Excerpted from a Mayer Brown Blog by Timothy C. D’Arduini

In April 2021, the Social Security Administration (SSA) notified the public of its intention to no longer issue Employer Correction Request Notices (no-match letters) to employers.

SSA no-match letters advise employers that corrective action needs to be taken to resolve a discrepancy between SSA records and the information provided on one or more Forms W-2 (the wage reporting form filed by an employer with the Internal Revenue Service).

Discrepancies may include, for example, typographical errors that resulted in incorrect social security numbers. But they also include intentional mismatches between an employee’s name and social security number, which may trigger an obligation by the employer to investigate whether the employee who presented the information at their time of hire was the true identity holder or had produced suspect documents.

The SSA’s practice of sending no-match letters began in 1993. In 2012, the agency halted the no-match letter program due to complaints and lawsuits that largely perceived the program as discriminatory against foreign national workers. While the SSA had started issuing no-match letters again in March 2019, the program took another pause during the early months of the COVID-19 pandemic. The program resumed by the end of 2020, but in April, the agency posted the following on its website:

At present, we are discontinuing [no-match] letters to focus on making it a better, easier, more convenient experience for employers to report wages electronically. We also will continue to seek out new opportunities to educate employers.

Employers should be receptive to the discontinuance of no-match letters. These letters came with a heavy administrative burden and perceived risk. By issuing a no-match letter, the SSA required employers to provide corrections to discrepancies within sixty days. Alternatively, evidence of inaction may have be deemed as constructive knowledge of employing unauthorized workers. Should the employer have undergone an investigation by Immigration and Customs Enforcement (ICE), the employer faced the risk of penalty for knowingly employing unauthorized workers. A number of penalties may have resulted from such a finding, ranging from thousands of dollars in civil fines to imprisonment for identified patterns of unlawful employment practices.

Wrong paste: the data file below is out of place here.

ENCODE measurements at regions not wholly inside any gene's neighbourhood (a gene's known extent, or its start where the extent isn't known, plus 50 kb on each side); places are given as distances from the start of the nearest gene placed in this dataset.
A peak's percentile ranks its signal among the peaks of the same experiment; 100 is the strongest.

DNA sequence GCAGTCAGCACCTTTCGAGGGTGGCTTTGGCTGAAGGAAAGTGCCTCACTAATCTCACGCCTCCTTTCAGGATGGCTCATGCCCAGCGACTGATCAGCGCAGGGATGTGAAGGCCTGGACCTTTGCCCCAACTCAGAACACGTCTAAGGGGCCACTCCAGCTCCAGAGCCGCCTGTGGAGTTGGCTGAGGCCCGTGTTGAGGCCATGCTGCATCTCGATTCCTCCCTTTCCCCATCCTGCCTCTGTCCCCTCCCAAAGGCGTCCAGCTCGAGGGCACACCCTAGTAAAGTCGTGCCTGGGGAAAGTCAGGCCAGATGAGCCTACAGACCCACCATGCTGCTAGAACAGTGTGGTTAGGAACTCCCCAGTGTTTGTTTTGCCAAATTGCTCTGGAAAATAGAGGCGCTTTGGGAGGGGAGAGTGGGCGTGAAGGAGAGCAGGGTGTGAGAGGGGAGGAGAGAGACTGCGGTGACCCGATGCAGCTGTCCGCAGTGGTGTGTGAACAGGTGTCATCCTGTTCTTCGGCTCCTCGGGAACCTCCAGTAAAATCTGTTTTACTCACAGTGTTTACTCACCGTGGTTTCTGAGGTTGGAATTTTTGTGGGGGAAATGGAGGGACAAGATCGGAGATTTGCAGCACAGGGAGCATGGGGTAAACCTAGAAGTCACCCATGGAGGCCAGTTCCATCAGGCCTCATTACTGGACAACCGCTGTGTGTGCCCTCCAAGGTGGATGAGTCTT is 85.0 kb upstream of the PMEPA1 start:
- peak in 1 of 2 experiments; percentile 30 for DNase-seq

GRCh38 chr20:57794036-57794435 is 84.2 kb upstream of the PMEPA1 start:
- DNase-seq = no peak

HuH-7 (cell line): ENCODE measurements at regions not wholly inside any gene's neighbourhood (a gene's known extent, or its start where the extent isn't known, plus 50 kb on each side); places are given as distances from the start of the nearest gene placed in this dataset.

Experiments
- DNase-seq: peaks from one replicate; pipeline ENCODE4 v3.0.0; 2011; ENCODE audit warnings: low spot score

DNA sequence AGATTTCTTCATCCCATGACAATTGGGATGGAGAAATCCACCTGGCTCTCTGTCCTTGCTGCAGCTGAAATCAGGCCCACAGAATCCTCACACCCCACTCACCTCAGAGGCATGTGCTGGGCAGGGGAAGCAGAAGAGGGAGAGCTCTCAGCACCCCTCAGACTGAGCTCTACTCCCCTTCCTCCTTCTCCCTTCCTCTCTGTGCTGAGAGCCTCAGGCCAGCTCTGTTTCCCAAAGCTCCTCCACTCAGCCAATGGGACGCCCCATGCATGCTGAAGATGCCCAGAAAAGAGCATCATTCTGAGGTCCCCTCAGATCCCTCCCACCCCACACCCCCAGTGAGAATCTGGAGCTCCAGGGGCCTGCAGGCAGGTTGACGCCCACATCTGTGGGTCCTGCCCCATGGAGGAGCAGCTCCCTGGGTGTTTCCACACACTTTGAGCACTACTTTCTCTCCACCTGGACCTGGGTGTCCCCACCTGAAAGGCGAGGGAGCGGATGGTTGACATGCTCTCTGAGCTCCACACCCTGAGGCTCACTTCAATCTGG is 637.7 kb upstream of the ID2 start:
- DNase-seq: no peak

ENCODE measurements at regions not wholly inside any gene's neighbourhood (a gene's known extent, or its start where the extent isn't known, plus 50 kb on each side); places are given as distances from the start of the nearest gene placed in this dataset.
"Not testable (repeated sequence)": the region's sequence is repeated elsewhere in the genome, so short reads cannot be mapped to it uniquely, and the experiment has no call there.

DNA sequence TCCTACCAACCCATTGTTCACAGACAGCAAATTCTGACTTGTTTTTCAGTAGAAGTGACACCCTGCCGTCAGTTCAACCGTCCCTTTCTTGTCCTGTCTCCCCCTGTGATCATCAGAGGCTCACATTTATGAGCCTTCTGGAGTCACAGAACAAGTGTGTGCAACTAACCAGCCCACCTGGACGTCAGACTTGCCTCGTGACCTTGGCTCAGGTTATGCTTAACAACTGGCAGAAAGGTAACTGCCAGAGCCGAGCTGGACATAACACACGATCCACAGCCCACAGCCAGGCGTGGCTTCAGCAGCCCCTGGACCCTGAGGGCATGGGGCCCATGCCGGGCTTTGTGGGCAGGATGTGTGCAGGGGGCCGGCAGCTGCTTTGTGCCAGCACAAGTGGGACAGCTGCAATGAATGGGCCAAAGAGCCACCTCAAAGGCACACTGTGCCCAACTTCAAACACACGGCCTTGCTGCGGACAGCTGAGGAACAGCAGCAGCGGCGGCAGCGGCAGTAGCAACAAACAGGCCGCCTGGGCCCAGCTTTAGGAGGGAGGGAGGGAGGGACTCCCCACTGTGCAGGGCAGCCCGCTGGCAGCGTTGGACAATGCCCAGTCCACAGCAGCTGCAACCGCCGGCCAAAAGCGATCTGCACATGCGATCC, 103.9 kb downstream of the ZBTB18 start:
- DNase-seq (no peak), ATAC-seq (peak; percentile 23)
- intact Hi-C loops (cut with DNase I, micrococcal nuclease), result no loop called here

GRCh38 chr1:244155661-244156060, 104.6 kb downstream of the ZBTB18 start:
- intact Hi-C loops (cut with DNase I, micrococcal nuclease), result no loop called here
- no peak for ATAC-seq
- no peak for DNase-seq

Still, employers had to be cautious in taking responsive action because punishing workers solely based on the no-match letter may have led to discrimination lawsuits. As a result, no-match letters required employers to walk a fine line between taking no action and taking inappropriate action. Employers who received no-match letters and did not take action were potentially subject to the range of penalties, should ICE have commenced an investigation and found employment of unauthorized workers. But employers who took inappropriate action, such as terminating employees without proper investigation, were potentially subject to discrimination claims by the employee.

You an read the full story here.